The area where I have faced the greatest challenge is continuous disclosure obligations, which are very strict in Australia. It is very hard to get clear interpretation of the operation of Australian Securities Exchange listing rule 3A(1). The ability of the Australian Securities and Investments Commission (ASIC) to issue on-the-spot fines makes directors very risk adverse and it has a chilling effect on the ability to conduct confidential negotiations. An approach about a possible takeover or a major transaction may be very much in shareholders’ interests, but if we have to put these in the public domain it may result in that transaction not occurring. The growth in class actions and ASIC’s enforcement provisions leave directors quite uncertain of their obligations to disclose in many cases.

    CD: What do you find most challenging personally as a director in the current climate?

    KM: In the last two years, it has been the global financial crisis (GFC) and the concerns about liquidity. On most boards, liquidity was our major concern because in many markets, traditional forms of finance closed. For financial institutions, the Government action in providing a guarantee of borrowing in 2008 was very important. For non-financial institutions, liquidity was also a big issue. Fortunately, Australian equity markets responded very well through the crisis and companies were able to raise funds through equity issues in 2009 to repay debt. The other challenge was the extraordinary fall off in sales. Customers stopped buying products and ran down their inventories.

    CD: Are you still finding it hard to raise capital?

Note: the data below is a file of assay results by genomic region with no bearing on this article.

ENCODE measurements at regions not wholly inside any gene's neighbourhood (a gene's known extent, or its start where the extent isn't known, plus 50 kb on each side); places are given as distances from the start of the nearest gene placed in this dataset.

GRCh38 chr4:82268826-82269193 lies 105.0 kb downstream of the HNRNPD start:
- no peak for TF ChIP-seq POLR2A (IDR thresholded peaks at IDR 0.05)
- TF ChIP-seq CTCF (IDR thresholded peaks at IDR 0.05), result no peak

KM: Liquidity has returned to the market and financial institutions were able to raise funds domestically and offshore because of the Government guarantee. Now that has terminated, the markets are available but the uncertainty in Europe and to a lesser extent, in the US, has meant margins have remained high and liquidity is slightly less available than it was six to nine months ago.

    CD: Were there big lessons for you as a director going through these changes?

    KM: Absolutely. Liquidity management was something that did not feature on directors’ key issues lists because we assumed markets were deep and liquid in the short and long term. But once fear and panic occurred, liquidity dried up. Although there were deep pools of liquidity, institutions just kept it on deposit and weren’t prepared to lend to financial institutions and were also nervous about lending to non-financial institutions. Liquidity management was a top issue during the GFC and remains under constant consideration by directors. We also realised gearing levels needed to reduce in times of slower economic activity.

    The other lesson was the extraordinary volatility of the markets. A few months ago, we thought we were on the way to a V-shaped recovery. Now I’m not so sure. We’ve learnt in the past six months that it doesn’t take very much for financial markets to take fright. A number of factors have contributed to this. We have had the sovereign debt risk syndrome in Europe and concerns about the financial stability of some European banks. When this uncertainty happens, liquidity becomes more expensive and less available. We have also seen very large movements in share, currency and commodity prices over very short periods. All of this is extremely hard to manage and affects planning and confidence.

    CD: What are the biggest lessons you’ve learnt as a director?